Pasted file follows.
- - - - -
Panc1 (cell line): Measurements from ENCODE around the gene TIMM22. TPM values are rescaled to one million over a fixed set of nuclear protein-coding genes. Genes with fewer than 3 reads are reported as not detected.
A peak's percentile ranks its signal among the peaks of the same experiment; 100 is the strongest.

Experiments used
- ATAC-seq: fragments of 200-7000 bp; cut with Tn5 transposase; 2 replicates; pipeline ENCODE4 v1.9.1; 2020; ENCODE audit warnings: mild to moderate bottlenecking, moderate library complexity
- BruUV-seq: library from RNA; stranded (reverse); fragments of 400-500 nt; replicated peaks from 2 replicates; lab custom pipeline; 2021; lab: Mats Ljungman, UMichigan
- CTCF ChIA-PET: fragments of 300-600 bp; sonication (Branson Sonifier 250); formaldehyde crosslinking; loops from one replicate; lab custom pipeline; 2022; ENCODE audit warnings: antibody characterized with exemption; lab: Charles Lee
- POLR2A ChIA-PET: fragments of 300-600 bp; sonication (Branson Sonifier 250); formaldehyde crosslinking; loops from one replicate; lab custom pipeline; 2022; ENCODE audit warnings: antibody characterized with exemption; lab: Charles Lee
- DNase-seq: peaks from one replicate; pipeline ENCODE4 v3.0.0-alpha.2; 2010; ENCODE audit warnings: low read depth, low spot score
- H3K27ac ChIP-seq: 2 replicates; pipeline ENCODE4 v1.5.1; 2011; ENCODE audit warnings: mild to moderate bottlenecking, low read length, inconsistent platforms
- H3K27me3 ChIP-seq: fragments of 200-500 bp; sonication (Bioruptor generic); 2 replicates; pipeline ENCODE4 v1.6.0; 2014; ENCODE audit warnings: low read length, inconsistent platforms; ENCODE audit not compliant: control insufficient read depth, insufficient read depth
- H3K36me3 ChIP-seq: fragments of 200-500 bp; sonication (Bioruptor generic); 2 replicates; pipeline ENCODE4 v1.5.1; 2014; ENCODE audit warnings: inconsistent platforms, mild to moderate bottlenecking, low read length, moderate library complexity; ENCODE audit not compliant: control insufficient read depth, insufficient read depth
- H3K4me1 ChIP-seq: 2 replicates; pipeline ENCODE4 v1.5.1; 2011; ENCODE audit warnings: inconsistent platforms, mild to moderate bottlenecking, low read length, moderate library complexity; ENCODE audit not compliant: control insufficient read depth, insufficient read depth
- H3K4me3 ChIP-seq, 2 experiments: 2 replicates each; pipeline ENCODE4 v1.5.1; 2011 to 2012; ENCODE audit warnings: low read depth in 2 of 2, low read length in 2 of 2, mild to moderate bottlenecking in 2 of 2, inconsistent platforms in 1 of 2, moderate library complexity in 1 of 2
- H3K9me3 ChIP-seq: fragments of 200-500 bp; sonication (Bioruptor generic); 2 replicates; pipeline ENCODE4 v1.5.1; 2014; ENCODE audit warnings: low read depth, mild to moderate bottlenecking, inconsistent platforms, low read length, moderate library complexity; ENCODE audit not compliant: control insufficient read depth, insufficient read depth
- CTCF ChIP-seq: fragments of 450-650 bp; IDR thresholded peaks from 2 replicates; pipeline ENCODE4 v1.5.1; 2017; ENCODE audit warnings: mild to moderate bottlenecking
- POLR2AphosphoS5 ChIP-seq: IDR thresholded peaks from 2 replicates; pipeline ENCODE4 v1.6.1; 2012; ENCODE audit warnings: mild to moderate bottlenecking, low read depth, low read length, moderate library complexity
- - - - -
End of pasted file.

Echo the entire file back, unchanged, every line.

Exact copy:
Panc1 (cell line): Measurements from ENCODE around the gene TIMM22. TPM values are rescaled to one million over a fixed set of nuclear protein-coding genes. Genes with fewer than 3 reads are reported as not detected.
A peak's percentile ranks its signal among the peaks of the same experiment; 100 is the strongest.

Experiments used
- ATAC-seq: fragments of 200-7000 bp; cut with Tn5 transposase; 2 replicates; pipeline ENCODE4 v1.9.1; 2020; ENCODE audit warnings: mild to moderate bottlenecking, moderate library complexity
- BruUV-seq: library from RNA; stranded (reverse); fragments of 400-500 nt; replicated peaks from 2 replicates; lab custom pipeline; 2021; lab: Mats Ljungman, UMichigan
- CTCF ChIA-PET: fragments of 300-600 bp; sonication (Branson Sonifier 250); formaldehyde crosslinking; loops from one replicate; lab custom pipeline; 2022; ENCODE audit warnings: antibody characterized with exemption; lab: Charles Lee
- POLR2A ChIA-PET: fragments of 300-600 bp; sonication (Branson Sonifier 250); formaldehyde crosslinking; loops from one replicate; lab custom pipeline; 2022; ENCODE audit warnings: antibody characterized with exemption; lab: Charles Lee
- DNase-seq: peaks from one replicate; pipeline ENCODE4 v3.0.0-alpha.2; 2010; ENCODE audit warnings: low read depth, low spot score
- H3K27ac ChIP-seq: 2 replicates; pipeline ENCODE4 v1.5.1; 2011; ENCODE audit warnings: mild to moderate bottlenecking, low read length, inconsistent platforms
- H3K27me3 ChIP-seq: fragments of 200-500 bp; sonication (Bioruptor generic); 2 replicates; pipeline ENCODE4 v1.6.0; 2014; ENCODE audit warnings: low read length, inconsistent platforms; ENCODE audit not compliant: control insufficient read depth, insufficient read depth
- H3K36me3 ChIP-seq: fragments of 200-500 bp; sonication (Bioruptor generic); 2 replicates; pipeline ENCODE4 v1.5.1; 2014; ENCODE audit warnings: inconsistent platforms, mild to moderate bottlenecking, low read length, moderate library complexity; ENCODE audit not compliant: control insufficient read depth, insufficient read depth
- H3K4me1 ChIP-seq: 2 replicates; pipeline ENCODE4 v1.5.1; 2011; ENCODE audit warnings: inconsistent platforms, mild to moderate bottlenecking, low read length, moderate library complexity; ENCODE audit not compliant: control insufficient read depth, insufficient read depth
- H3K4me3 ChIP-seq, 2 experiments: 2 replicates each; pipeline ENCODE4 v1.5.1; 2011 to 2012; ENCODE audit warnings: low read depth in 2 of 2, low read length in 2 of 2, mild to moderate bottlenecking in 2 of 2, inconsistent platforms in 1 of 2, moderate library complexity in 1 of 2
- H3K9me3 ChIP-seq: fragments of 200-500 bp; sonication (Bioruptor generic); 2 replicates; pipeline ENCODE4 v1.5.1; 2014; ENCODE audit warnings: low read depth, mild to moderate bottlenecking, inconsistent platforms, low read length, moderate library complexity; ENCODE audit not compliant: control insufficient read depth, insufficient read depth
- CTCF ChIP-seq: fragments of 450-650 bp; IDR thresholded peaks from 2 replicates; pipeline ENCODE4 v1.5.1; 2017; ENCODE audit warnings: mild to moderate bottlenecking
- POLR2AphosphoS5 ChIP-seq: IDR thresholded peaks from 2 replicates; pipeline ENCODE4 v1.6.1; 2012; ENCODE audit warnings: mild to moderate bottlenecking, low read depth, low read length, moderate library complexity